By: Angie Jackson
GRAND RAPIDS, MI – Family of a Forest Hills teen who died last year after a medical treatment-related accident has filed a malpractice lawsuit against Spectrum Health and a pediatric surgeon.
Parents of Quiniece Henry, 13, learned in February 2014 that the Forest Hills seventh-grader had Burkitt lymphoma – a fast-growing, non-Hodgkin cancer – which doctors said was treatable with chemotherapy. Less than a week later, Quiniece died of complications resulting from an intravascular line that caused a perforation to a chamber of her heart, a medical examiner determined.
The lawsuit, filed Thursday, March 19, in Kent County Circuit Court by Grand Rapids attorney Robert Buchanan, lists Spectrum Health Hospitals, Pediatric Surgeons of West Michigan, Grand Rapids Medical Education Partners and Dr. James DeCou as defendants.
Dr. Jeremy Bushman, a medical resident physician, is named in the lawsuit but not listed as a defendant. The lawsuit seeks to hold Spectrum Health and Grand Rapids Medical Education Partners liable for his alleged negligence.
The teen’s father, Quentin Henry, represents her estate in the lawsuit.
Quiniece died Feb. 13, 2014.
Negligent care by DeCou and Bushman “directly and proximately caused preventable and catastrophic injuries, and soon resulting untimely death,” the lawsuit’s affidavit of merit alleges. The surgeons are accused of ignoring X-ray results that showed they placed a catheter too deep and in Quiniece’s right atrium.
Quiniece was admitted to Helen DeVos Children’s Hospital Feb. 7 after an ultrasound of her abdomen showed a large mass that was determined to be a lymphoma. The tumor was not metastatic.
The teen went into surgery Feb. 8 so surgeons could take a tissue sample biopsy and also insert two central venous catheters – one to be used for chemotherapy medication and the other for dialysis, if needed.
The catheter for chemotherapy medication was placed first.
DeCou and Bushman later inserted a guidewire for the dialysis catheter down a vein in Quiniece’s neck toward her heart. A heart monitor showed her heartbeat became abnormal, which the lawsuit alleges was likely caused when the guidewire touched the inside of the right atrium.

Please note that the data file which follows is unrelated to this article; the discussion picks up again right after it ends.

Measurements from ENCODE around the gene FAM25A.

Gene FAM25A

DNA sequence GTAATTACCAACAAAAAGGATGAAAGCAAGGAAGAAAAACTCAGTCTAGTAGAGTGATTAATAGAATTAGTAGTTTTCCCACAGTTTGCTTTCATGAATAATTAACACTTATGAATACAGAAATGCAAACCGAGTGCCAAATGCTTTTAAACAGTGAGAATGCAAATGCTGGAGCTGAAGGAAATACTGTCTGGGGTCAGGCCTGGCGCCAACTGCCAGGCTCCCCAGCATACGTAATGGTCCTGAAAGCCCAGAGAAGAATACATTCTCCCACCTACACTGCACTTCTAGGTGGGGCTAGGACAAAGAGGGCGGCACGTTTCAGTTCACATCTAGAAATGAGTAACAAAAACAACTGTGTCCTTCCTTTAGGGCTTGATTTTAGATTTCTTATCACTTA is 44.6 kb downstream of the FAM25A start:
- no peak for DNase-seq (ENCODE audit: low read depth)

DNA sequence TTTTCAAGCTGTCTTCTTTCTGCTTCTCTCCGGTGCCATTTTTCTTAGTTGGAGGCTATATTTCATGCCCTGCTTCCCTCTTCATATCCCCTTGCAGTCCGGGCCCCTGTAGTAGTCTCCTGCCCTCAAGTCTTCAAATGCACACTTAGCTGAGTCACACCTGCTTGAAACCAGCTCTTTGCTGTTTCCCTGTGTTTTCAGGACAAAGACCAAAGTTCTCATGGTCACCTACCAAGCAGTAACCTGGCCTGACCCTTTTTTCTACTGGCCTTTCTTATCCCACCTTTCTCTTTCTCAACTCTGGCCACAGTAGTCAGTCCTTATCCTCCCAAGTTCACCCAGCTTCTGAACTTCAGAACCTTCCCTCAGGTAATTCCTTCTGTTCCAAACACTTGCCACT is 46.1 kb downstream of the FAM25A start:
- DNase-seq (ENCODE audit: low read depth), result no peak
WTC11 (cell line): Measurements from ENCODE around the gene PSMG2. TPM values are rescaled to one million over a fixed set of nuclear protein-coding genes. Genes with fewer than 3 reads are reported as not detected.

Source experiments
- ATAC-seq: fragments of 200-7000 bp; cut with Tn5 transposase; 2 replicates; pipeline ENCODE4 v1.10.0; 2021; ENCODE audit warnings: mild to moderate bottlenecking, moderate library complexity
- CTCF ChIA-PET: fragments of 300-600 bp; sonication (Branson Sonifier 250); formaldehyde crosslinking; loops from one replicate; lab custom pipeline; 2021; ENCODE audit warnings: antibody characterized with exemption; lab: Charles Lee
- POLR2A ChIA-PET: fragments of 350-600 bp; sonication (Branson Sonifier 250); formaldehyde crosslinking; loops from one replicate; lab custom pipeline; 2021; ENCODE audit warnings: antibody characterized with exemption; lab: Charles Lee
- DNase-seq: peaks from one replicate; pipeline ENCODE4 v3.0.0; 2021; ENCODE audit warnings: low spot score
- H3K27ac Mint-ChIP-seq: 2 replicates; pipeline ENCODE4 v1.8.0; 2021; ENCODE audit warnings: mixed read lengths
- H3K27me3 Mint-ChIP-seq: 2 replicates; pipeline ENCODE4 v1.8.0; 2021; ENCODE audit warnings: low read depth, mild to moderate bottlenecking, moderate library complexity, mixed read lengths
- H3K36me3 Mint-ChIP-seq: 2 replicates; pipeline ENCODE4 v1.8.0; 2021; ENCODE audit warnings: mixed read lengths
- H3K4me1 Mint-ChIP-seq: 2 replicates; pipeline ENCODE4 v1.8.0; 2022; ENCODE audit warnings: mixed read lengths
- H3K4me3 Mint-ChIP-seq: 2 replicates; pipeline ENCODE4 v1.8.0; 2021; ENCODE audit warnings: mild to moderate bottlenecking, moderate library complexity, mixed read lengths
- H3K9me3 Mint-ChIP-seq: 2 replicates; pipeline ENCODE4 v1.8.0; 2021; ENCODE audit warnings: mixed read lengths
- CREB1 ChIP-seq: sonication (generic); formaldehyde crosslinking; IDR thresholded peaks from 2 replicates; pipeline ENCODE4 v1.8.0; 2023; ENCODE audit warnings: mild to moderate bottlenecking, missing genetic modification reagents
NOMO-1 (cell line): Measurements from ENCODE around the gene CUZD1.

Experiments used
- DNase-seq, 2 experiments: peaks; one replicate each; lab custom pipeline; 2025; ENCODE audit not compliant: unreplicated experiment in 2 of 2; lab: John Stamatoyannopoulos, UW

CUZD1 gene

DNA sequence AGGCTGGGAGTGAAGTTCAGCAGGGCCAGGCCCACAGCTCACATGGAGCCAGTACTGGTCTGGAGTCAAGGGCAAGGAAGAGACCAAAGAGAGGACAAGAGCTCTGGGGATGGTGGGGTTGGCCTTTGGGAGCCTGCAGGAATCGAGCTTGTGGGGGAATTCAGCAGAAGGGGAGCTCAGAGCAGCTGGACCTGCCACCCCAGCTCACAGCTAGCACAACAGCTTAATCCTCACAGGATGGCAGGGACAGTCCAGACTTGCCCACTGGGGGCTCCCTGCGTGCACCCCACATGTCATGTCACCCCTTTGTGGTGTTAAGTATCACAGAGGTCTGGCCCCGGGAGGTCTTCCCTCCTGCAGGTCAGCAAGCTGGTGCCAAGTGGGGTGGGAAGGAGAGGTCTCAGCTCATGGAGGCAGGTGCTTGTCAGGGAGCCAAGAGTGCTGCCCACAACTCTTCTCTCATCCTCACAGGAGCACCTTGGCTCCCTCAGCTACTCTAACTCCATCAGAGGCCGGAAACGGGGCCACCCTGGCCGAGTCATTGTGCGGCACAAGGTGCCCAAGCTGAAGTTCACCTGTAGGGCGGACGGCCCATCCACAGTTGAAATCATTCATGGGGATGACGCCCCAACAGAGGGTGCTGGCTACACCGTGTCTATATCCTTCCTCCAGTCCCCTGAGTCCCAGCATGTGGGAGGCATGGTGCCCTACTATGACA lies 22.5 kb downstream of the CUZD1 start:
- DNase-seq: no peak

The surgeons pulled the guidewire back slightly until Quiniece’s heartbeat became regular again. They then secured the catheter.
During surgery a few hours later, an X-ray of Quiniece’s chest showed the catheter was too deep and in the right atrium. The surgeons were notified of the X-ray results while surgery was still underway.
“Defendant DeCou and Dr. Bushman did not forbid use of the catheter or immediately correct placement. They ignored the abnormal results of the X-ray,” according to the lawsuit.
Bushman allegedly did not mention the X-ray or its findings in the operative report after surgery.
Quiniece’s parents were told the mass was Burkitt lymphoma and treatable with five months of chemotherapy, which was recommended to begin the next morning. The lymphoma was stage three.
The lawsuit says symptoms from the misplaced catheter began to show hours after surgery, when Quiniece’s heart started beating fast and she struggled to breathe.
Tests the next day, Feb. 9, showed declining kidney function. Using the dialysis catheter, a pediatric intensive care unit nurse started dialysis with calcium chloride and saline.
The lawsuit says Quiniece became restless, uncomfortable and agitated during the infusion. A few hours later, her heart was beating fast, her blood pressure had dropped and she was gasping for air. Her blood-oxygen level also dropped.
“Quiniece was writing in agony, and begging for help,” the lawsuit states.
Her heart rate slowed.
“Quiniece became unresponsive and her skin tone turned blue,” according to the lawsuit.
A code team started cardiopulmonary resuscitation, inserted a breathing tube and injected medication.
A chest X-ray on Feb. 10 showed the two catheters were in the same position as the previous X-ray. Doctors concluded the misplaced catheter had caused cardiac tamponade.
Cardiac tamponade occurs when blood or fluid collects in the sac surrounding the heart. The pressure from the fluids prevents the heart from operating normally.
She suffered profound brain damage and permanent loss of cognitive capacity before dying on Feb. 13, according to the lawsuit.
Kent County Medical Examiner Stephen Cohle determined the direct cause of death was pericardial tamponade, the death certificate shows. He noted that the “right atrium perforated from placement of intravascular line” and ruled the death accidental.
The lawsuit alleges Spectrum Health risk managers and an executive unsuccessfully “pressed” Cohle to change the cause of death.
The danger of misplacing a central venous catheter is “well-known and avoidable,” the lawsuit states. The surgeons are accused of disregarding a manufacturer’s warning on the catheter package that said placing a catheter into the right atrium can lead to severe injury or death.
The family is asking for every harm and loss recoverable under Michigan law.
Quiniece was in seventh grade at Forest Hills Central Middle School. Following her death, students organized a donation drive in her honor and a memorial education fund was established.
Family remembered Quiniece as a happy, loving person who was generous to many in the community.
“This was something so tragic that my wife and I did not see coming,” Henry said at the time of his daughter’s death. “I will miss my daughter tremendously.”